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Dr. Douglas Maxwell
SETA, JANUS Research Group
Dr. Douglas Maxwell serves as a Horizontal Integration Operational Architect and a Science Advisor for the U.S. Army Futures Command Synthetic Training Environment (STE) Cross Functional Team. He has enjoyed a 20-year career in mechanical engineering and simulation-based training technology, working previously for both the Naval Research Laboratory (NRL) and the Army Research Laboratory (ARL).
Dr. Maxwell's expertise includes a practical background of battlespace visualization, custom virtual reality hardware interfaces, scientific visualization, games for training and simulation-based training systems. He has also conducted large-scale training effectiveness studies with hundreds of participants in an effort to determine what key technical attributes were of knowledge transfer value in a virtual simulator.
He holds a Ph.D. and M.S. in Modeling and Simulation from the University of Central Florida, and a M.S. and B.S. in Mechanical Engineering from Louisiana Tech University. Dr. Maxwell also volunteers as a Graduate Faculty Scholar for the University of Central Florida, assisting U.S. Army FA57 officers through their graduate studies.
Major General Mel Spiese (ret)
United States Marine Corps
Mel Spiese served 37 years on active duty in the Marine Corps, retiring a major general. He was an infantry officer by specialty, serving at the company, battalion and regiment levels, and in a Marine fighter-attach aircraft group, both in the U.S. and overseas. He commanded a deep reconnaissance unit, and the School Of Infantry, as well as serving as the director of the Marine’s formal school for captains, and the complex, large scale live fire combined arms training program, which was Marine Corps core doctrinal training. He had assignments at the Illinois Institute of Technology, and Headquarters, US Marine Corps in the selection and development of prospective Marine Officers. He served at US Special Operations Command and US European Command, both in Strategy, Plans and Policy. He attended Marine Corps Command and Staff College, and the US Army School of Advance Military Studies, where he remained as a faculty member.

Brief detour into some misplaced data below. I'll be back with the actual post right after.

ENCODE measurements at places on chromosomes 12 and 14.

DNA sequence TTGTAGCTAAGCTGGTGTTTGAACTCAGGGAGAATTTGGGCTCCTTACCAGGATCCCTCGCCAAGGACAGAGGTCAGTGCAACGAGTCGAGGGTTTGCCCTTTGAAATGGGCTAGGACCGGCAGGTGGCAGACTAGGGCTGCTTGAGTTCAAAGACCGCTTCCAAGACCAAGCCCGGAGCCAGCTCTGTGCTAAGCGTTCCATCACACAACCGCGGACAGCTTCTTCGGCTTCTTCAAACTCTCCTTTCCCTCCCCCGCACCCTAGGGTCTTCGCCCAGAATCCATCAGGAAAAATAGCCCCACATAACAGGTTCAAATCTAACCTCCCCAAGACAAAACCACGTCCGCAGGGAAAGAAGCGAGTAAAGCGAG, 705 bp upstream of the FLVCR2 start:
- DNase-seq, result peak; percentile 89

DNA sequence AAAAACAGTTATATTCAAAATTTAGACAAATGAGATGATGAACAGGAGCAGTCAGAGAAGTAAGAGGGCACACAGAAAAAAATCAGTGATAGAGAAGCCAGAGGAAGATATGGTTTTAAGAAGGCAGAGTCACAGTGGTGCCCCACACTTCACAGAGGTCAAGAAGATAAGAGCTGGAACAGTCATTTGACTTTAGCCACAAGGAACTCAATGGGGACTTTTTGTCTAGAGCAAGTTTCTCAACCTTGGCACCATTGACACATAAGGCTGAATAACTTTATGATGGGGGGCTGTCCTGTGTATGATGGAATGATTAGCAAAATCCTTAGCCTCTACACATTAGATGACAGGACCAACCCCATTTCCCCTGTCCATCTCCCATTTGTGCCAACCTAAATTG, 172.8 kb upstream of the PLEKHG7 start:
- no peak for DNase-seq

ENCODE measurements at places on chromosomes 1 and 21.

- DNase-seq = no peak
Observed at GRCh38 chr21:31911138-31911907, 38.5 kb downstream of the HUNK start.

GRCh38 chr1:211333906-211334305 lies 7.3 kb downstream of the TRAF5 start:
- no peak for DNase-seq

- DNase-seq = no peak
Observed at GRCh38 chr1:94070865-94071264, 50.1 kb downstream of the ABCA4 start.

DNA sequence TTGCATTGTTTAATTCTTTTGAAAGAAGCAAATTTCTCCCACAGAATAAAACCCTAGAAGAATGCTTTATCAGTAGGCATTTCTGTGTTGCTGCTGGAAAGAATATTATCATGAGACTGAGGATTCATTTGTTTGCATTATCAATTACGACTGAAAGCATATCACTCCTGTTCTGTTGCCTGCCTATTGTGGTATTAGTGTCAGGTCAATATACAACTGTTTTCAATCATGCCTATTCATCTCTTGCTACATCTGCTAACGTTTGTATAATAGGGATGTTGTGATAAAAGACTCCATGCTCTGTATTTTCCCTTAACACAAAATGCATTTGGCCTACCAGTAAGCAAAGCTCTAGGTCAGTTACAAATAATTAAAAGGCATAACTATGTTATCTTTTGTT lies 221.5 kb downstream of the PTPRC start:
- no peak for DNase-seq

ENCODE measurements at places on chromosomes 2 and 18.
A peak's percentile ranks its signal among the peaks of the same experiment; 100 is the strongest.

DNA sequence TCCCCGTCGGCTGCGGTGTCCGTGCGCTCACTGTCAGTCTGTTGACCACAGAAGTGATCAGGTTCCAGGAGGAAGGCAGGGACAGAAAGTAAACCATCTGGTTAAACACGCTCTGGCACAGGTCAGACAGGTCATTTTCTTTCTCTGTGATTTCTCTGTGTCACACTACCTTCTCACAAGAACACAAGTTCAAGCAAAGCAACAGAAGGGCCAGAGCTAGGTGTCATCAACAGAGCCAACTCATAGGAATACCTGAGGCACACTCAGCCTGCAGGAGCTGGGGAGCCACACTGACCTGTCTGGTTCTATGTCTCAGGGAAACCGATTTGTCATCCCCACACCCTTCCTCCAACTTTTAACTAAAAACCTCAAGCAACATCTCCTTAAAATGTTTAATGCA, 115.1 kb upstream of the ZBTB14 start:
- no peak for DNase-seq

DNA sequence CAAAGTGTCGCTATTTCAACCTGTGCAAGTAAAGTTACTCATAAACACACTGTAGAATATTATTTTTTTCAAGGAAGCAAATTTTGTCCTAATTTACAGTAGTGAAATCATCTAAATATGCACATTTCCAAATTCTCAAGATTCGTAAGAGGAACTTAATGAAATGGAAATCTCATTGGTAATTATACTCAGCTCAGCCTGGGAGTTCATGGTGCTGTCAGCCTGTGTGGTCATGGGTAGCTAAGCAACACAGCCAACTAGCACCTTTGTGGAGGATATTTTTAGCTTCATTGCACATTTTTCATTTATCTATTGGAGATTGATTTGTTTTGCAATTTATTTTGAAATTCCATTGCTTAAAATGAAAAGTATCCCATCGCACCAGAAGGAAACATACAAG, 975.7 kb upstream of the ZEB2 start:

As a General Officer, he commanded US Marine Corps Training Command, the Marine Air-Ground Task Force Training Command, and Training and Education Command. He retied as the Deputy Commanding General of I Marine Expeditionary Force/Commanding General 1st Marine Expeditionary Brigade.
He spent 2 years at Cubic Defense Systems as VP of Training Strategy and Effectiveness, and is now an independent consultant supporting a number of companies, including several start ups. He has a bachelor degree from the University of Illinois, and masters degrees from the University of Southern California, and the US Army School of Advanced Military Studies. He has served on the Naval Postgraduate School Board Of Advisors and the San Diego Natural History Museum Board Of Directors. He is currently serving on the national board of Armed Services YMCA.
COL Marcus H. Evans
Assistant Head Plans, Capability Training Branch
British Army Headquarters
Colonel Marcus H Evans is Assistant Head Plans, Capability Training Branch, British Army Headquarters. Head Plans is responsible for the British Army’s Collective Training Transformation Programme (CTTP) (which has a £1.12Bn Programme envelope), which will deliver the Army’s Future Collective Training System (FCTS).
Evans commissioned into the 2nd Royal Tank Regiment in December 1996 and commanded that Regiment (equivalent to a US Army Tk Bn) April 2010- April 2012.
His career profile includes appointments at Bn, Bde, Div, Army and Defence levels, focussed on combat, training and operations. He has deployed on operational tours to N.Ireland (‘97), Kosovo (‘00), and Ukraine (‘18); with combat tours to Afghanistan (‘01 & ‘10) and Iraq (‘03 & ‘07).
Colonel Evans commanded the British Army’s biggest Collective Training Centre (‘BATUS’ in Alberta, Canada) for three years, training 3 (UK) Div in its entirety at Battlegroup and Brigade level.